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Ohio Attorney General Says Complaints About Debt Collection Abuse May Reach Record Levels in 2009

September 11, 2009

Complaints to the Ohio Attorney General's office about unscrupulous debt collectors are on track to top 3,000, the Columbus Dispatch reported Sept. 6. According to Ohio Attorney General Richard Cordray, complaints from Ohioans about abusive and harassing phone calls had reached 2,067 as of August 31 -- almost as many as the 2,123 received in all of 2007 -- and were expected to reach an all-time high by the end of the year. Cordray blamed the bad economy for the rise in consumer complaints, saying debt collection abuses have increased as fewer people are able to pay off their debts on time. However, he said a great deal of the conduct complained about is illegal under the federal Fair Debt Collection Practices Act and Ohio's Consumer Sales Practices Act.

The Dispatch said Shelly Curtner complained after receiving repeated calls about a debt owed by a woman named Marlene. Marlene lived in her apartment building more than a year ago, she said, and debt collectors are illegally calling Curtner and many of her neighbors about the debt. Another interviewee, William Persi, filed complaints about repeated "robocalls" about someone else's debt. After Persi contacted the company and spoke to a live human being, the calls stopped for a short time, then picked right up again. Cordray said his office has received complaints about illegal harassment, verbal abuse and insults, failure to verify debts, trying to collect debts not owed and making unauthorized withdrawals from bank accounts. He has already sued one collection agency, National Enterprise Systems, over some of these practices.

Our San Bernardino fair debt collection attorneys have also seen a sharp increase in clients with complaints about illegal debt collection practices. Here in California, both the Fair Debt Collection Practices Act and a state law called the Rosenthal Fair Debt Collection Practices Act give consumers the right to be free of harassment, threats and other unethical and dishonest debt collection methods. Among other things, debt collectors may not use deception to collect the debt; use foul language or other verbal abuse; call before 8 a.m. or after 9 p.m., your time; call repeatedly or continuously; or contact anyone but your attorney or your spouse about the debt. When they break these and other rules, you may sue -- but because very few people know their rights in this area, too many legal violations go unpunished.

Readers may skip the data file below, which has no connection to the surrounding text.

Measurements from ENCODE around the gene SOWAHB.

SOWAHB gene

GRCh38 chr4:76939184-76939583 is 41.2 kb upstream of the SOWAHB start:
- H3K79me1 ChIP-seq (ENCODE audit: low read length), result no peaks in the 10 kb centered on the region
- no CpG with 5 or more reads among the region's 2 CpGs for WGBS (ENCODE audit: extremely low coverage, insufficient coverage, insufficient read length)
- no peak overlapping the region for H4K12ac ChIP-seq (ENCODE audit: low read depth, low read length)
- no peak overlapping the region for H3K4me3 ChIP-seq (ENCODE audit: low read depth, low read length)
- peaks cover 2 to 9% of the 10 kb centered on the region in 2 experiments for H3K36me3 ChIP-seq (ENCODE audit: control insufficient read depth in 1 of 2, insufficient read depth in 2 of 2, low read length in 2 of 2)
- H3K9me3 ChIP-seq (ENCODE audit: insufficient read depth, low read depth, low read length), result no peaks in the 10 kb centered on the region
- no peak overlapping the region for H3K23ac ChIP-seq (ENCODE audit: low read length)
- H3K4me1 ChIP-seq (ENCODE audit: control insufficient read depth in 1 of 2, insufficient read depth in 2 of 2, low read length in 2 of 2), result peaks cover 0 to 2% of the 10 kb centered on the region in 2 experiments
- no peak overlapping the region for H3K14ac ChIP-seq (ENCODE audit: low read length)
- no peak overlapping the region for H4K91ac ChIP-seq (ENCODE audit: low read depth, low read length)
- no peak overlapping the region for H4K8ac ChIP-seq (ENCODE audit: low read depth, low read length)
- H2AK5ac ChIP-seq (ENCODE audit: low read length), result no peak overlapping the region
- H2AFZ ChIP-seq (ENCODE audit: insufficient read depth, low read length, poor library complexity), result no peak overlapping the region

At Howard Law, we stand up for the rights of people who have been harassed, deceived and abused by debt collectors. The Federal Trade Commission is supposed to enforce consumers' rights under federal law, and state attorneys general should enforce state-law rights -- but all of these agencies are overwhelmed by the sheer number of violators. Fortunately, under the federal FDCPA, victims of unfair practices may sue debt collectors on their own, with the help of a Diamond Bar debt collection abuse lawyer. In a lawsuit, you can claim $1,000 for every violation of the law, attorney fees and court costs and all of the costs of the illegal behavior, such as the cost of changing a phone number or losing a job because of illegal harassment at work. Our Paramount FDCPA violation lawyers handle both individual lawsuits and class actions that bring together groups of people whose rights were violated.

If you were repeatedly harassed, abused or lied to by debt collectors and you're ready to stand up for your rights, Howard Law can help. To learn more at a free consultation, you can call us toll-free at 1-800-872-5925 or contact us through the Internet.